Does the inverter need to be near the meter?
It is recommended, however, the inverter will be positioned on site in the most appropriate place. This may be a garage, laundry or meter room. The distance between inverter and meter should not exceed 20 meters to avoid transmission losses.
What happens if one of my panels is in shade?
It will stop working. It may knock out all other panels in the ˜string’ as well. Depending on the size of your system, this can mean huge losses in output. Always avoid shading completely, and if you cannot, contact your Solar Choice Broker for advice. Thin-film panels are more shade tolerant, but the system will face losses regardless. If you have only got a heavily shaded area, just like if you’ve only got a South facing roof area, then solar energy is not recommended for you.
Will it work if I have panels on more than one side of the roof, and how?
Usually it is only recommended to split the system up over multiple roof areas if you have an inverter that can read the arrays separately, all aspects and tilts are identical, and none of the areas are subject to shade. Inverters that have Dual Tracking (Dual MPPT inputs) allow panels to be split over two completely different areas; however these are usually more expensive. Please note that MPPT Tracking is not Dual Tracking, and most inverters had one MPPT Tracking listed on their technical specifications. Only a Dual-input MPPT inverter can split the system independently.
Written by Jarrah Harburn
Senior Solar Energy Broker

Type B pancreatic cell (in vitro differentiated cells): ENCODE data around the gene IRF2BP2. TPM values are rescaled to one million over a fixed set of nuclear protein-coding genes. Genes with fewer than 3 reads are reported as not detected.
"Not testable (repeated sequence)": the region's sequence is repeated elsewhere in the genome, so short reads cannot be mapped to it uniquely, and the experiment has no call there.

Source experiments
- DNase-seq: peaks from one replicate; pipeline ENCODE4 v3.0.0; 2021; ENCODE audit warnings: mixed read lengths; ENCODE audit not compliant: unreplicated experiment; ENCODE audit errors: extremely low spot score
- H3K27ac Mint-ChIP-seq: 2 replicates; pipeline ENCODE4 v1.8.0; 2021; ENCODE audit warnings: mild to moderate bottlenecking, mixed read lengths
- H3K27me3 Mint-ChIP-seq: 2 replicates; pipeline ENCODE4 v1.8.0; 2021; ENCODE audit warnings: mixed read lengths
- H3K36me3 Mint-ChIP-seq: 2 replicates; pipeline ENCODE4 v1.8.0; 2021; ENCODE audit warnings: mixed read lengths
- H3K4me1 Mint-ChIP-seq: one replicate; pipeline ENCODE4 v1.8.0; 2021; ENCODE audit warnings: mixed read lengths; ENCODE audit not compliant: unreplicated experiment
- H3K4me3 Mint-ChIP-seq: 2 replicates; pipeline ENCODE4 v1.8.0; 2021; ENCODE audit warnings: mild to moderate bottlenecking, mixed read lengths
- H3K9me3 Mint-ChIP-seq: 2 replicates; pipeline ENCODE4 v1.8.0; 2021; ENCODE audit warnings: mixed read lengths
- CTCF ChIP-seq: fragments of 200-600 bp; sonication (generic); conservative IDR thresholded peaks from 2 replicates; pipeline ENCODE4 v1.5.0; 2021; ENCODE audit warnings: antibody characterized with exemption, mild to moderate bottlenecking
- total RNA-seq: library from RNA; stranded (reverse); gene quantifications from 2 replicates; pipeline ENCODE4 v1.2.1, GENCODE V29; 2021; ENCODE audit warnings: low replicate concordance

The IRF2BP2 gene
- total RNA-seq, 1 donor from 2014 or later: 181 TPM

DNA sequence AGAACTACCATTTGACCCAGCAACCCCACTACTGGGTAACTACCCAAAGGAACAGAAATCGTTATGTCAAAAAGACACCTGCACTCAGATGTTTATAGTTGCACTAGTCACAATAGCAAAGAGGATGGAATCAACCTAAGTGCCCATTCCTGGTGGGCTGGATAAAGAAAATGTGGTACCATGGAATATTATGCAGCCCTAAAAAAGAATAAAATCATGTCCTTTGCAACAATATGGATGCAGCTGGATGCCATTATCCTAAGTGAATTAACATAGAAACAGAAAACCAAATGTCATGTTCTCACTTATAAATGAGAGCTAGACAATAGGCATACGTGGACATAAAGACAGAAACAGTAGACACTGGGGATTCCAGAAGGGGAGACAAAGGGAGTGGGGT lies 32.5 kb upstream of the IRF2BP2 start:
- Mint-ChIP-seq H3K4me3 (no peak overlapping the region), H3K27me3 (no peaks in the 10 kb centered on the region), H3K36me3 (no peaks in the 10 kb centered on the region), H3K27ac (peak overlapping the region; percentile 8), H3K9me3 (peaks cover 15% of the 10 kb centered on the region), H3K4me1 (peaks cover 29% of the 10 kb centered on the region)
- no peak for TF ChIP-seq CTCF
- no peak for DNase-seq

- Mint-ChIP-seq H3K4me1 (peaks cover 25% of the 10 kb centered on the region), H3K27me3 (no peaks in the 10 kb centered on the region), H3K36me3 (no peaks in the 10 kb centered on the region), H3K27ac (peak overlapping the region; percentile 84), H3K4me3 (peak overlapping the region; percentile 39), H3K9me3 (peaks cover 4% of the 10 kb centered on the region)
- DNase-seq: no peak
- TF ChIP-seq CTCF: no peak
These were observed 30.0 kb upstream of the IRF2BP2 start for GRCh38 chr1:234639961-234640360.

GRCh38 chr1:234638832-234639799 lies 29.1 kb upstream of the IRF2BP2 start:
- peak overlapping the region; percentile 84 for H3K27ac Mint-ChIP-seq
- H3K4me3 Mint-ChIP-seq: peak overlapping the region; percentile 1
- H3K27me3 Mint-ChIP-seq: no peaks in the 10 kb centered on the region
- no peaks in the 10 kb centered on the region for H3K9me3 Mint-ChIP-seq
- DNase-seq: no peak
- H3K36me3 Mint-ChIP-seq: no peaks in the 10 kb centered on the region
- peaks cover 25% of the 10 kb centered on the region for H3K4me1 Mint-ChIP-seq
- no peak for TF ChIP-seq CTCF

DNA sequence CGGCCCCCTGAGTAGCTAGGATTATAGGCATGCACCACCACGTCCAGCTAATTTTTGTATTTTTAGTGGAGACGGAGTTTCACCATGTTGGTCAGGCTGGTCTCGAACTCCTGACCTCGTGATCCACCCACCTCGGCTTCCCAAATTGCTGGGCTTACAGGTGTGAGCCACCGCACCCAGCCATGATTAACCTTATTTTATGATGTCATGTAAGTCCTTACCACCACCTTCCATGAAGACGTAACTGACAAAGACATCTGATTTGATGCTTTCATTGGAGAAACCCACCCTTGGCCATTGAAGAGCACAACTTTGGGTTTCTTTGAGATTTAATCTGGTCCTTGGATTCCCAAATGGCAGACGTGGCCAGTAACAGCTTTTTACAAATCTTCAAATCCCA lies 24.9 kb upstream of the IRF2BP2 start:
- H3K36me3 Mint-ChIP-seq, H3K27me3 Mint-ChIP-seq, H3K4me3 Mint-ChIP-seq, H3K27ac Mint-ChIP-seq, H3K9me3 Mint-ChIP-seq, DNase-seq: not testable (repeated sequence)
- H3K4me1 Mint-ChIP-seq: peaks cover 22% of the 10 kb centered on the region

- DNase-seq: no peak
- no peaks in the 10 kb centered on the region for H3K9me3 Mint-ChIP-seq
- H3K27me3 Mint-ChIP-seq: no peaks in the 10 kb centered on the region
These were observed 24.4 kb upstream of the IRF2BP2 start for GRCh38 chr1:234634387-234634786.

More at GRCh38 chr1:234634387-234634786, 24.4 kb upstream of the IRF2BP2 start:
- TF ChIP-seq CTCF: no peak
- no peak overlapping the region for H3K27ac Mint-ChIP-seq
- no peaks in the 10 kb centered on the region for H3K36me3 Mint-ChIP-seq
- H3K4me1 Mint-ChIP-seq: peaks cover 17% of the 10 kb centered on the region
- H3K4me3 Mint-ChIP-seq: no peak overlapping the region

© 2010 Solar Choice Pty Ltd
Is it possible to have a solar system set up that is connected to the grid and be able to do the following:
Have appliances, pumps, etc, only turn on when enough energy is being produced from solar. eg, our bore or pool pump to turn on only when the solar system is producing enough power to run them. I don’t need them to run every day (such as in cloudy days). But mainly I don’t want to draw power from the grid to pay for their usage.
On the other hand I want other appliances, at the same time, to run via solar/grid as per demand (eg fridges).
I’m OK if I need to install a gadget to do this but preferably one that can be set up to turn on the pumps automatically when solar energy is produced.
Last but not least, I would also want an override switch to use power from the grid if I need to run these pumps anytime manually.
Hope I made myself clear.
There are certainly ways to do this. Timers would be the most rudimentary way, but a timer-based strategy could fall down in the event of overly cloudy weather. There are other, more sophisticated and intelligent approaches out there – including software like carbonTRACK. As far as an override switch is concerned, intelligent, app-based software could surely do that if set up properly, but if you want more manual control over your devices then I’m sure you could have an electrician install a switch like that for you.
Best of luck!
Hi there, I am looking to install a 5kv, on-grid inverter, solar, battery backup hybrid system in Sango-Ota, Nigeria, west Africa in the tropics, Africa . An average of 6-7 hours of sunlight is guaranteed daily. We r looking at 6-8 200ah batteries & a 60A MPPT solar control charger. We r also looking at 6 280w or 12 140w Yingli Polycrystalline solar panels. Your advice on this set up will be highly appreciated, pls. Thanx in advance!